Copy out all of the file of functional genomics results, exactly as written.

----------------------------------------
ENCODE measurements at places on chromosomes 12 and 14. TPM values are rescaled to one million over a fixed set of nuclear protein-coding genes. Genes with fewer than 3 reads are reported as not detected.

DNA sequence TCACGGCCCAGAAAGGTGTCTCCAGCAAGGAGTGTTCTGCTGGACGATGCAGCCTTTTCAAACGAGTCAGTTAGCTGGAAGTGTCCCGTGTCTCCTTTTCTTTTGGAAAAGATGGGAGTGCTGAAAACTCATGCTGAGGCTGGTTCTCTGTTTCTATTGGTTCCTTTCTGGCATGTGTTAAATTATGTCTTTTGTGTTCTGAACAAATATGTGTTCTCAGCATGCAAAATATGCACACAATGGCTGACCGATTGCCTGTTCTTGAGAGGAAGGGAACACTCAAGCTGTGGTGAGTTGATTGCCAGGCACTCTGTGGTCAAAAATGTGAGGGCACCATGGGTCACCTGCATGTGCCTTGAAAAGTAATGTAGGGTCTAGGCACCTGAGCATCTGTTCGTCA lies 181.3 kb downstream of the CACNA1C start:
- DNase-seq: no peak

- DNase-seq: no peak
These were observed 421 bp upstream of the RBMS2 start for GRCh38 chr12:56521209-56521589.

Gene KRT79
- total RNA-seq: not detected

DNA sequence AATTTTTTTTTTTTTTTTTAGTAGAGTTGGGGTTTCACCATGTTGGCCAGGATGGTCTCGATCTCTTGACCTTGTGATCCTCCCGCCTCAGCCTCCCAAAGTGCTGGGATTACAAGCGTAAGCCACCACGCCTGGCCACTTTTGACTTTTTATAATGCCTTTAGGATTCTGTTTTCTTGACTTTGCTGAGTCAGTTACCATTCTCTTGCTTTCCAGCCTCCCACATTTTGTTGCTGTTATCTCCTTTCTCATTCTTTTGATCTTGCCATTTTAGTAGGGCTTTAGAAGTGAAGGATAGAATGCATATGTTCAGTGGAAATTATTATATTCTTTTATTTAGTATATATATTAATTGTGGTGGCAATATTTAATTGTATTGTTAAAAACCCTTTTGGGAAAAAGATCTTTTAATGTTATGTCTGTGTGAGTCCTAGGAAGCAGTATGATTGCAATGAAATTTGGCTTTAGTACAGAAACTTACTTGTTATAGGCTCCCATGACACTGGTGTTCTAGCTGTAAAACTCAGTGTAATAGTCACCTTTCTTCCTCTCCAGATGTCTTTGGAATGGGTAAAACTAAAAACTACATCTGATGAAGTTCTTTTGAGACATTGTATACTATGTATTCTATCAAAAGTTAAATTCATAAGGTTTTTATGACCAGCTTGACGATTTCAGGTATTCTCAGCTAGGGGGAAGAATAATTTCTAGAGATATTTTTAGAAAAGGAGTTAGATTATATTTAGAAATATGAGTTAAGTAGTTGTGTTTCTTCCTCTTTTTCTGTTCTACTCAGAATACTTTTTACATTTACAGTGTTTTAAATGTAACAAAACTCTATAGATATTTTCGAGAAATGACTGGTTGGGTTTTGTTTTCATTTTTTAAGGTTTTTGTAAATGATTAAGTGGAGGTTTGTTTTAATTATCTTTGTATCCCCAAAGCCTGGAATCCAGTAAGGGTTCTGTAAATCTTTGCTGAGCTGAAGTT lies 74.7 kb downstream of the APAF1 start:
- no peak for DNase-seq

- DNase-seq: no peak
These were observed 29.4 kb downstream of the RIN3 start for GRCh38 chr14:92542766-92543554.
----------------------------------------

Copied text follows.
ENCODE measurements at places on chromosomes 12 and 14. TPM values are rescaled to one million over a fixed set of nuclear protein-coding genes. Genes with fewer than 3 reads are reported as not detected.

DNA sequence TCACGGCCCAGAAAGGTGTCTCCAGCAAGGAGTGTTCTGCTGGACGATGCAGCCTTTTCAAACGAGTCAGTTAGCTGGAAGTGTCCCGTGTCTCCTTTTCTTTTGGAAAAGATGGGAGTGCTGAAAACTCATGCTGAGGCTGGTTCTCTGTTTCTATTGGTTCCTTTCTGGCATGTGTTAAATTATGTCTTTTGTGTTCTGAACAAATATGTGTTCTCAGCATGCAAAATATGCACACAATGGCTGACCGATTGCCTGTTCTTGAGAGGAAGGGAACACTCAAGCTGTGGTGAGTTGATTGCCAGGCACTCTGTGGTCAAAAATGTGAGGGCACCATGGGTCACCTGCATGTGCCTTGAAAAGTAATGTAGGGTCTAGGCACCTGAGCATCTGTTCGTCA lies 181.3 kb downstream of the CACNA1C start:
- DNase-seq: no peak

- DNase-seq: no peak
These were observed 421 bp upstream of the RBMS2 start for GRCh38 chr12:56521209-56521589.

Gene KRT79
- total RNA-seq: not detected

DNA sequence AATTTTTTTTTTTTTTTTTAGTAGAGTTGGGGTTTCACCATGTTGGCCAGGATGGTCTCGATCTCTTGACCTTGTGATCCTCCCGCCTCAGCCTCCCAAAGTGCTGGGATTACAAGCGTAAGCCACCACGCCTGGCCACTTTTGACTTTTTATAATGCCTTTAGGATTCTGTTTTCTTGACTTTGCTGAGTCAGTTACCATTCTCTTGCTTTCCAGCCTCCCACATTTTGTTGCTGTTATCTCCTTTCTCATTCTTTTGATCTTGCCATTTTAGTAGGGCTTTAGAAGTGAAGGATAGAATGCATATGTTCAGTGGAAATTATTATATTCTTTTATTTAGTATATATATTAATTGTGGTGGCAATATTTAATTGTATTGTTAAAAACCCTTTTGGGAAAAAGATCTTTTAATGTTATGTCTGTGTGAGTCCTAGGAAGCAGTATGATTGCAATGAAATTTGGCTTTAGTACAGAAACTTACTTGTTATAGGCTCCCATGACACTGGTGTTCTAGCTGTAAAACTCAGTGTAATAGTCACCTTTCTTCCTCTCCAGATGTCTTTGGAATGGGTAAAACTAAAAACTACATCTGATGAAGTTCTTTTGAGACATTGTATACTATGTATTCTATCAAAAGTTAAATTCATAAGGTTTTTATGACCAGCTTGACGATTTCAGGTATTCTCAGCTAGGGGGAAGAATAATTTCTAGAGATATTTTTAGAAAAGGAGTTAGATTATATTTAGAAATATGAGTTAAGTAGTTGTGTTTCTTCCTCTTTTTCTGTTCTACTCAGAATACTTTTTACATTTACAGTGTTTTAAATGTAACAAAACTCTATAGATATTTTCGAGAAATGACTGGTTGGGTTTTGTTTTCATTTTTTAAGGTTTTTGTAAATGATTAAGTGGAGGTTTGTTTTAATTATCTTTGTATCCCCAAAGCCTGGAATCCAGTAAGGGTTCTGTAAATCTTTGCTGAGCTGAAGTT lies 74.7 kb downstream of the APAF1 start:
- no peak for DNase-seq

- DNase-seq: no peak
These were observed 29.4 kb downstream of the RIN3 start for GRCh38 chr14:92542766-92543554.